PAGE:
One infectious disease that is having tremendous impacts for social and ecological systems is malaria. Malaria is caused by a parasite called plasmodium that is transmitted through the bites of infected mosquitoes. The parasites multiply in the liver of the human body, and then infect red blood cells, causing various symptoms including fever, headache and vomiting. If left untreated, malaria can result in the death of the infected person. According to the World Health Organization, roughly 3.3 billion people, or half of the world's population, are at risk of malaria. Every year, this results in about 250 million malaria cases and nearly one million deaths. People living in the poorest countries are the most vulnerable with particularly high incidence of malaria in Sub-Saharan Africa. Within Africa, one in every five (20%) childhood deaths is due to the effects of the disease. An African child has on average between 1.6 and 5.4 episodes of malaria fever each year, and every 30 seconds a child dies from malaria (More information at the WHO website).

Figure 2 is a map of global malaria cases. Take a look at it to identify regions that have the highest rates of incidence. What is the geography of malaria?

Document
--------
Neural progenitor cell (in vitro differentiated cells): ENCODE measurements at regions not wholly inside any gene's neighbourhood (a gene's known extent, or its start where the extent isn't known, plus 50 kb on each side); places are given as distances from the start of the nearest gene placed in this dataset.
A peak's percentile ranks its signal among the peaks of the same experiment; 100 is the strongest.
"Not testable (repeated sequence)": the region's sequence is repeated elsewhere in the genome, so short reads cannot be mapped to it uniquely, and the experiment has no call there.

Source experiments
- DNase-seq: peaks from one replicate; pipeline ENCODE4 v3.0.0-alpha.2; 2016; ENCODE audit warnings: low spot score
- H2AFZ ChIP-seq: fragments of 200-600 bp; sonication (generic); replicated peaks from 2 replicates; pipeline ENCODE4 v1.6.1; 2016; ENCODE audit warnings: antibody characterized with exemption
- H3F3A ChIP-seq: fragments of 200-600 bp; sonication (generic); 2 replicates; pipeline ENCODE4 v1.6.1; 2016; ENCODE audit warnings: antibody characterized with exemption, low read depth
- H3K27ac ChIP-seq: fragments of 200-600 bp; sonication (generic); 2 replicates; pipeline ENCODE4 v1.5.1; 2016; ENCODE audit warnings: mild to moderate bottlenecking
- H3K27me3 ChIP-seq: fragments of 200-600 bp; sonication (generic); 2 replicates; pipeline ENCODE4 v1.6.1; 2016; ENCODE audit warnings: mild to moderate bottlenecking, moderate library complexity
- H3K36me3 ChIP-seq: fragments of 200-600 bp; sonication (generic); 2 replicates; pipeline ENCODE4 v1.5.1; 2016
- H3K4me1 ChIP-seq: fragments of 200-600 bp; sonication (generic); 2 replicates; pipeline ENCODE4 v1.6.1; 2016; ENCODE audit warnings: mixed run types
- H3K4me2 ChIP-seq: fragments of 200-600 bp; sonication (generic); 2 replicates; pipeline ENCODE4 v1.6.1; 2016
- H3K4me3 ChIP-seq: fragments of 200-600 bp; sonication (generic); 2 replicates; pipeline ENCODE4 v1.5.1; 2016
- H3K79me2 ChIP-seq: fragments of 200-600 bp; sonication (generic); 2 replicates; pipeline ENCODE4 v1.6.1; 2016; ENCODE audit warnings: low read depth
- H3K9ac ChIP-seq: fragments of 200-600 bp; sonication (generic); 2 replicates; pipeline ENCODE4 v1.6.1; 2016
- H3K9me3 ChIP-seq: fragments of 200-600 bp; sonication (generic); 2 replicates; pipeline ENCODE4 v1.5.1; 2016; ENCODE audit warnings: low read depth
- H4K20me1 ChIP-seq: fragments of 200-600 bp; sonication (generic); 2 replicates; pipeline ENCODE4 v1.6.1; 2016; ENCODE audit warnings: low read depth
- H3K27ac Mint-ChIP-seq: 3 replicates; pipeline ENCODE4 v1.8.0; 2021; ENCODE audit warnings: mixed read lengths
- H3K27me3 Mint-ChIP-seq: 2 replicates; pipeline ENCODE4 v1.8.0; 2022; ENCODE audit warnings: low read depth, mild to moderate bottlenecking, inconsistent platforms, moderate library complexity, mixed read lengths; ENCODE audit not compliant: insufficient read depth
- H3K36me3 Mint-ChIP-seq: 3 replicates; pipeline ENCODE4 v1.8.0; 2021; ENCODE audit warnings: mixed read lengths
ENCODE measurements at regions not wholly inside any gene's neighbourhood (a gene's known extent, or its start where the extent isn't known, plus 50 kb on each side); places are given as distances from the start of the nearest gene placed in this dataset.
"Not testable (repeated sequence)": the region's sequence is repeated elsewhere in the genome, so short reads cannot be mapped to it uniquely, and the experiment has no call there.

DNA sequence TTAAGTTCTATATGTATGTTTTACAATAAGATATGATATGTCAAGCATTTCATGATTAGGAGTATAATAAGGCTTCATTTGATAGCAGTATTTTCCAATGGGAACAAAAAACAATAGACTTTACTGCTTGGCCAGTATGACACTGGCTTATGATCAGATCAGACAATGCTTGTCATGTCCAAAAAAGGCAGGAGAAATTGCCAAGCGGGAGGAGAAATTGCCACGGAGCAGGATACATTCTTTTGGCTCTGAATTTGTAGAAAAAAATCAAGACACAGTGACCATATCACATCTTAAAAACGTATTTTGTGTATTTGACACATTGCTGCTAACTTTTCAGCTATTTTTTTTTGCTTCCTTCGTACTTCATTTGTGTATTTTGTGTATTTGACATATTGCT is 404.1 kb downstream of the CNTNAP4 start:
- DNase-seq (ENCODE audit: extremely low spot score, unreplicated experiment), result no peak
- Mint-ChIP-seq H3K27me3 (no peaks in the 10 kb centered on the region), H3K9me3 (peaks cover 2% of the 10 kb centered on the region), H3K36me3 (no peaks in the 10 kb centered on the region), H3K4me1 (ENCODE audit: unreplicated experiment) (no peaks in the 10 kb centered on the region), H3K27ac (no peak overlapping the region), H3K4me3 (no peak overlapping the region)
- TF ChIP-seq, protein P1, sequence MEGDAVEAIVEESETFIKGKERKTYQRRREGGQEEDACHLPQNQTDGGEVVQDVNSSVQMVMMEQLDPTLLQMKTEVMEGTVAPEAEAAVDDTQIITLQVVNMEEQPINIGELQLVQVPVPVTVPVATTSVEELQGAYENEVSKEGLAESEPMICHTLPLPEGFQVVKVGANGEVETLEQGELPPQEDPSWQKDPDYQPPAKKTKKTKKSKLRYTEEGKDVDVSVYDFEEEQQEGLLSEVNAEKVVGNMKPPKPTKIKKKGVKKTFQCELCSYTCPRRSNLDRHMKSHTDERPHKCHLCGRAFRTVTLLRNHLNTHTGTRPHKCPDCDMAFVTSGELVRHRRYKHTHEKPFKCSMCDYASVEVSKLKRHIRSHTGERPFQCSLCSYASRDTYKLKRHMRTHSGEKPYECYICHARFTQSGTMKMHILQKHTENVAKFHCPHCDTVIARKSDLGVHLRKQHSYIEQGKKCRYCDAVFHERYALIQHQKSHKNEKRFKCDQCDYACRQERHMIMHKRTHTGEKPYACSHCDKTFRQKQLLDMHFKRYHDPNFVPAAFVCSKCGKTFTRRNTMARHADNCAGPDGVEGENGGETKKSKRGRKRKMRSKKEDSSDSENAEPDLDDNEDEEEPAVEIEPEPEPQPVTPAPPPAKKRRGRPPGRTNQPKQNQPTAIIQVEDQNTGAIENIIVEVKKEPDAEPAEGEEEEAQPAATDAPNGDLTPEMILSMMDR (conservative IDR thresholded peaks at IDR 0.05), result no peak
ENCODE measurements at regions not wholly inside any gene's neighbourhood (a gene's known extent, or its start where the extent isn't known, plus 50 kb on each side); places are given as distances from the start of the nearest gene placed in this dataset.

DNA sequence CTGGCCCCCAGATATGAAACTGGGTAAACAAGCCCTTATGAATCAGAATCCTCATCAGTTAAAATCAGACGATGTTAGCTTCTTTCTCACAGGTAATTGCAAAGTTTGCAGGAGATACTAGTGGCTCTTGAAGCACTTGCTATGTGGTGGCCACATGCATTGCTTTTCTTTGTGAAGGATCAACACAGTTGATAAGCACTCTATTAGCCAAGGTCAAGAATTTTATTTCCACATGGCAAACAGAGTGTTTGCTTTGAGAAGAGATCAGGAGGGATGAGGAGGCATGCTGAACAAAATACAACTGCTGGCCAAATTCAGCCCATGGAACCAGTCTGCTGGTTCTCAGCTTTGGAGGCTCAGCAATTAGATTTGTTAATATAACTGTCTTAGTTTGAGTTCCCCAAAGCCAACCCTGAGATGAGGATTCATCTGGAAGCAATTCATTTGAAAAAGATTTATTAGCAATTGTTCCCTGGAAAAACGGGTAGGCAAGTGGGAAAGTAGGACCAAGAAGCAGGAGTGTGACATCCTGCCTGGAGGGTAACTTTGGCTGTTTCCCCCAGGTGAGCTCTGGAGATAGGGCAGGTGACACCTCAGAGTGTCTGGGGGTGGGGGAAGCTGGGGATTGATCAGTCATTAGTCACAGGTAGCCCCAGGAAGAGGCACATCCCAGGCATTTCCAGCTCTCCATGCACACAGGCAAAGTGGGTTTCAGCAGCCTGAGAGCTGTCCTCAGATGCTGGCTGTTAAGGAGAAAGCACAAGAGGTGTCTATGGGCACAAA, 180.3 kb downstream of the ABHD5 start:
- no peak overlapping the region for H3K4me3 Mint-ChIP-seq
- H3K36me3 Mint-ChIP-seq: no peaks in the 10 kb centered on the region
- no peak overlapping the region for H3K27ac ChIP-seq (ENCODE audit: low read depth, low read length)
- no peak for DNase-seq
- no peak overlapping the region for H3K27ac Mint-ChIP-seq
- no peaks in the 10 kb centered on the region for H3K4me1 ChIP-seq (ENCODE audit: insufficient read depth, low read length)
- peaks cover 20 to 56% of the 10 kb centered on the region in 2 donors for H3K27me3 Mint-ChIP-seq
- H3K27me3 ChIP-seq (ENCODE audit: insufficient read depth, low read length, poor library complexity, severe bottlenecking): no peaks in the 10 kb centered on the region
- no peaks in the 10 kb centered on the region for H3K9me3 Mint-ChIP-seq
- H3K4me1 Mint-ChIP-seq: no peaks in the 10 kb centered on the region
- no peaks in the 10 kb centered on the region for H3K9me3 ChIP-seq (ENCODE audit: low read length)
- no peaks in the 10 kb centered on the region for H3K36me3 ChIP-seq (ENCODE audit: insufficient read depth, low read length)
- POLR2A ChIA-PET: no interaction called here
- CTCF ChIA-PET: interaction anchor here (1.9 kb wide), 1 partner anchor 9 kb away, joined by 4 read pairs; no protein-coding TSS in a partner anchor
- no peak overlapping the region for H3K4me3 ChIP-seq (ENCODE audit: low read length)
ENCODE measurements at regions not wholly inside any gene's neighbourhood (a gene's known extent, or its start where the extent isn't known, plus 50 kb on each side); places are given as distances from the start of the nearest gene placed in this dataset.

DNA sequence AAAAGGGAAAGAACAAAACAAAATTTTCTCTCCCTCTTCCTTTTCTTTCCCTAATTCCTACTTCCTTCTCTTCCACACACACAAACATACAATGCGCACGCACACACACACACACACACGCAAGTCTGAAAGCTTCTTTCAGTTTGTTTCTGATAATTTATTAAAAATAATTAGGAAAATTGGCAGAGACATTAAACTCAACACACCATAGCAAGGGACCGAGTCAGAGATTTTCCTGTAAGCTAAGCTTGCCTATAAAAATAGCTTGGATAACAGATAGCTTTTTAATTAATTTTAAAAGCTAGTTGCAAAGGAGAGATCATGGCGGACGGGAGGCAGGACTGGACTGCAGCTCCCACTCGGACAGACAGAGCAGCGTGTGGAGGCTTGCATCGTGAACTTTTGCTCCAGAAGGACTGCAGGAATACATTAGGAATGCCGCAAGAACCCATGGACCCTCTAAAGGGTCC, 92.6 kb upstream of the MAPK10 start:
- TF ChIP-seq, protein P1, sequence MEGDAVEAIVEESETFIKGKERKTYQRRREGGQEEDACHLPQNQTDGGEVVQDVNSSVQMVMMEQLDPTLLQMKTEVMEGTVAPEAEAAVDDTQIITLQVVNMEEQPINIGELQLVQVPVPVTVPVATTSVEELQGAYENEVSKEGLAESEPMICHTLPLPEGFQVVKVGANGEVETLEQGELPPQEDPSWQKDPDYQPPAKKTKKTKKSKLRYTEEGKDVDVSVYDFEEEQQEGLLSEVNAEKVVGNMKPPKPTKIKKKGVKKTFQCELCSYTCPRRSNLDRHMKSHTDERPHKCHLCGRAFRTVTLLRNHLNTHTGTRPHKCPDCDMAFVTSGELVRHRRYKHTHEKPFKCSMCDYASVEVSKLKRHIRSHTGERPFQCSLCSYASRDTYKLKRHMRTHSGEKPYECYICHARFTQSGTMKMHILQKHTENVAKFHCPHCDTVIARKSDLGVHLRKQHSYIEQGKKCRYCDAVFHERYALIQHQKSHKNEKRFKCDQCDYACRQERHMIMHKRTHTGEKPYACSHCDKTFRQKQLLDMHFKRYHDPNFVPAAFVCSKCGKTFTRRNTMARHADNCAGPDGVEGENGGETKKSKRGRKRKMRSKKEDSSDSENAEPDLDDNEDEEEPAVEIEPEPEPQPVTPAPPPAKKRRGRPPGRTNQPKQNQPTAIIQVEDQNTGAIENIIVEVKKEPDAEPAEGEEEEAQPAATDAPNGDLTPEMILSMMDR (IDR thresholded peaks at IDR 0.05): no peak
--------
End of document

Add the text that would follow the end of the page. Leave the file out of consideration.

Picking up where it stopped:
The map shows that malaria is concentrated within developing regions and along particular latitudes. What does it mean to be at risk for an infected disease? Some public health experts consider disease a hazard, much like was discussed in Module 1 (geographic perspectives). The spread of an infectious disease through exposure to mosquitoes is considered a natural hazard that is caused by natural conditions that contribute to the spread of mosquitoes, particularly standing water, warm temperatures, and certain agricultural and development projects that facilitate these conditions. Interventions designed to reduce the spread of malaria have concentrated upon removing breeding habitat for mosquitoes and managing natural landscapes to reduce disease vulnerability. To get a sense of some of the preventative strategies, take a look at the World Health Organization’s Global Malaria Programme at One strategy has been to use bed nets and insecticides to kill mosquitoes within highly affected areas.